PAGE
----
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Unformatted text preview: CS229 Lecture notes Andrew Ng Part X Factor analysis When we have data x ( i ) R n that comes from a mixture of several Gaussians, the EM algorithm can be applied to fit a mixture model. In this setting, we usually imagine problems were the we have sufficient data to be able to discern the multipleGaussian structure in the data. For instance, this would be the case if our training set size m was significantly larger than the dimension n of the data. Now, consider a setting in which n m . In such a problem, it might be difficult to model the data even with a single Gaussian, much less a mixture of Gaussian. Specifically, since the m data points span only a lowdimensional subspace of R n , if we model the data as Gaussian, and estimate the mean and covariance using the usual maximum likelihood estimators, = 1 m m i =1 x ( i ) = 1 m m i =1 ( x ( i ) )( x ( i ) ) T , we would find that the matrix is singular. This means that  1 does not exist, and 1 /   1 / 2 = 1 / 0. But both of these terms are needed in computing the usual density of a multivariate Gaussian distribution. Another way of stating this difficulty is that maximum likelihood estimates of the parameters result in a Gaussian that places all of its probability in the affine space spanned by the data, 1 and this corresponds to a singular covariance matrix. 1 This is the set of points x satisfying x = m i =1 i x ( i ) , for some i s so that m i =1 1 = 1. 1 2 More generally, unless m exceeds n by some reasonable amount, the max imum likelihood estimates of the mean and covariance may be quite poor. Nonetheless, we would still like to be able to fit a reasonable Gaussian model to the data, and perhaps capture some interesting covariance structure in the data. How can we do this? In the next section, we begin by reviewing two possible restrictions on , ones that allow us to fit with small amounts of data but neither of which will give a satisfactory solution to our problem. We next discuss some properties of Gaussians that will be needed later; specifically, how to find marginal and conditonal distributions of Gaussians. Finally, we present the factor analysis model, and EM for it. 1 Restrictions of If we do not have sufficient data to fit a full covariance matrix, we may place some restrictions on the space of matrices that we will consider. For instance, we may choose to fit a covariance matrix that is diagonal. In this setting, the reader may easily verify that the maximum likelihood estimate of the covariance matrix is given by the diagonal matrix satisfying jj = 1 m m i =1 ( x ( i ) j j ) 2 . Thus, jj is just the empirical estimate of the variance of the jth coordinate of the data....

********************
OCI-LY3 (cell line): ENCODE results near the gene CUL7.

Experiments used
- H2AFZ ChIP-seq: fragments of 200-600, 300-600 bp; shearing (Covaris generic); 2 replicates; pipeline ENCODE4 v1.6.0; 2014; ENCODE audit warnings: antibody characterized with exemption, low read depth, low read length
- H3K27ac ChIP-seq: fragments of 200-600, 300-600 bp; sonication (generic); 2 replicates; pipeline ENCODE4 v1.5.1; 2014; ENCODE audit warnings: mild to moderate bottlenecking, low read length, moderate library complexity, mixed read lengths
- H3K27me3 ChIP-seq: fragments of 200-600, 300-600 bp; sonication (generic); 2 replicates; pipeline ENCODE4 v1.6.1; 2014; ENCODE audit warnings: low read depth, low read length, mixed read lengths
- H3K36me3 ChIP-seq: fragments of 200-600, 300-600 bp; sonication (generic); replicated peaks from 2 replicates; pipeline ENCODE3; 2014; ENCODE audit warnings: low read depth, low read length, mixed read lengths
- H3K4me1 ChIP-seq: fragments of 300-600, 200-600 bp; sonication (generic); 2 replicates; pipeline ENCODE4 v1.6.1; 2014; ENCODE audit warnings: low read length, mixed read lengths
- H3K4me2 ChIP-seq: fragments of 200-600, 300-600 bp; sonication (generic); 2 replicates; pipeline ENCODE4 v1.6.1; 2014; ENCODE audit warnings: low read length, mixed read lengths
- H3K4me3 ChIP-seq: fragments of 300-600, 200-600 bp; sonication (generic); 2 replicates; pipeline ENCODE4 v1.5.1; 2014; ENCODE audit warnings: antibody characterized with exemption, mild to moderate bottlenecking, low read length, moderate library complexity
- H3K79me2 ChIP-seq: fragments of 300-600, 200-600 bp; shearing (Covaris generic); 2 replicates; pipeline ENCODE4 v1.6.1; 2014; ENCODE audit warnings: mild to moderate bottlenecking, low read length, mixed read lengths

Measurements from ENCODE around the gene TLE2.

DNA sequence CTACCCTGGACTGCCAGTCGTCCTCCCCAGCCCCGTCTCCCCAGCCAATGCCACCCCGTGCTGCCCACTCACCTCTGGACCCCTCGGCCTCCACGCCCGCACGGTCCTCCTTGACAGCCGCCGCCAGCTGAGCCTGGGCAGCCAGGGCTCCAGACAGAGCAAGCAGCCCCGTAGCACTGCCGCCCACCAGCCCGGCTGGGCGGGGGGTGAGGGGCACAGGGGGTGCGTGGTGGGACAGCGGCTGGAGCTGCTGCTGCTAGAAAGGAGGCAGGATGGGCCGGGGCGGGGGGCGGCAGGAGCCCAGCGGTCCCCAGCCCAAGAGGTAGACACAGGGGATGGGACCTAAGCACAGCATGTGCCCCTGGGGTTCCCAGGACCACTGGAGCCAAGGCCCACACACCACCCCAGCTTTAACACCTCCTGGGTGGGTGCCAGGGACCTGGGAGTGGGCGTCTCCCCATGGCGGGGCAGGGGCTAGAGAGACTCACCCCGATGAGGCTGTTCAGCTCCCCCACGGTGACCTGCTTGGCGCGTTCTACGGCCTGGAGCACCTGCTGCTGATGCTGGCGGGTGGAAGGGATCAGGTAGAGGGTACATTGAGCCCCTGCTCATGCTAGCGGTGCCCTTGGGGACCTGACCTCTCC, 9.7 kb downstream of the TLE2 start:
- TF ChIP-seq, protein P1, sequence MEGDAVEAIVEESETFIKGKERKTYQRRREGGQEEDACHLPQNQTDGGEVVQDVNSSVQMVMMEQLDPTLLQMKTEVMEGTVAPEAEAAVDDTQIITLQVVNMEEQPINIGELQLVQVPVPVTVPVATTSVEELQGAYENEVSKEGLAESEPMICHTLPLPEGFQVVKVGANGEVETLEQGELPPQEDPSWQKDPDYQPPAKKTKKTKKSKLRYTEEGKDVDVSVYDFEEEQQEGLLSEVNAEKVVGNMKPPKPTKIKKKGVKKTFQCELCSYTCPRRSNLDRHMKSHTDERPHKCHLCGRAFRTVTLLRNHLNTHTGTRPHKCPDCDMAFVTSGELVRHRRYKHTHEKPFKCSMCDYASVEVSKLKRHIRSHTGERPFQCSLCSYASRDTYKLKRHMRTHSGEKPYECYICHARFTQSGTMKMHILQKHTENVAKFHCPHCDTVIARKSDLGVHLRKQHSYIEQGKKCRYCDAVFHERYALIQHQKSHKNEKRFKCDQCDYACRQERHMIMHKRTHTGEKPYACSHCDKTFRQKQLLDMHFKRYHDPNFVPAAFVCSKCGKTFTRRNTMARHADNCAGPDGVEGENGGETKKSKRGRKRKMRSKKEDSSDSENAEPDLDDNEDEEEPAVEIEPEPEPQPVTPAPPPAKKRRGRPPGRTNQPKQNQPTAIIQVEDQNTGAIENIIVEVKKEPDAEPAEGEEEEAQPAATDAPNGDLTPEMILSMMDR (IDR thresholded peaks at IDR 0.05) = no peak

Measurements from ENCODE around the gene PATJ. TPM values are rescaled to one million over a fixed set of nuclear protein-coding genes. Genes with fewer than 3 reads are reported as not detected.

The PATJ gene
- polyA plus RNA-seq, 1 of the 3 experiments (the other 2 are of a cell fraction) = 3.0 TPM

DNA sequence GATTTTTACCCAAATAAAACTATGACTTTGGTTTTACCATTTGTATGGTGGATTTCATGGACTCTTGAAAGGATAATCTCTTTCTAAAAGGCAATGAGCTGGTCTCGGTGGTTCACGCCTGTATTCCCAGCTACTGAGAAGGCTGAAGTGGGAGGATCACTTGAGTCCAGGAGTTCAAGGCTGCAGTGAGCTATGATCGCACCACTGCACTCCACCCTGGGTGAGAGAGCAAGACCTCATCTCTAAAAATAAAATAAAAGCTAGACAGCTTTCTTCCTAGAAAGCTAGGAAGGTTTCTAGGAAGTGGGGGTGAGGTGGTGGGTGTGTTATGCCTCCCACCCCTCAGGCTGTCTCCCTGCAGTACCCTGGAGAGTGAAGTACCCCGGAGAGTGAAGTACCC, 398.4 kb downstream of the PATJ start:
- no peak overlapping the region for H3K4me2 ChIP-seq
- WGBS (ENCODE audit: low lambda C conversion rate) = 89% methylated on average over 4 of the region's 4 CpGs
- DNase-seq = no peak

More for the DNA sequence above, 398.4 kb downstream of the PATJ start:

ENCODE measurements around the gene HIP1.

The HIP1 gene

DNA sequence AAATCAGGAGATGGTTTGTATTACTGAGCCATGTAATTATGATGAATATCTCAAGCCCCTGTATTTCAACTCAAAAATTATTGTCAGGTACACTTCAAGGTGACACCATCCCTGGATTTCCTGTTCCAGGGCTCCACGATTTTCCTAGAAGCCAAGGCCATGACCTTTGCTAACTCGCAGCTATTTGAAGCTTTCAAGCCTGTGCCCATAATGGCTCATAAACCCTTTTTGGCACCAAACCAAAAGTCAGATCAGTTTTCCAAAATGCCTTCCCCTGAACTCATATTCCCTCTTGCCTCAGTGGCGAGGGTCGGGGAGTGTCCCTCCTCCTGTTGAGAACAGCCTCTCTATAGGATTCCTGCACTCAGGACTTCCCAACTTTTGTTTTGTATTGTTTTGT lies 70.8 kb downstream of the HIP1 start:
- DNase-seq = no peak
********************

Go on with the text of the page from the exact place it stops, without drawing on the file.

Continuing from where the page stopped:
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 Fall '09

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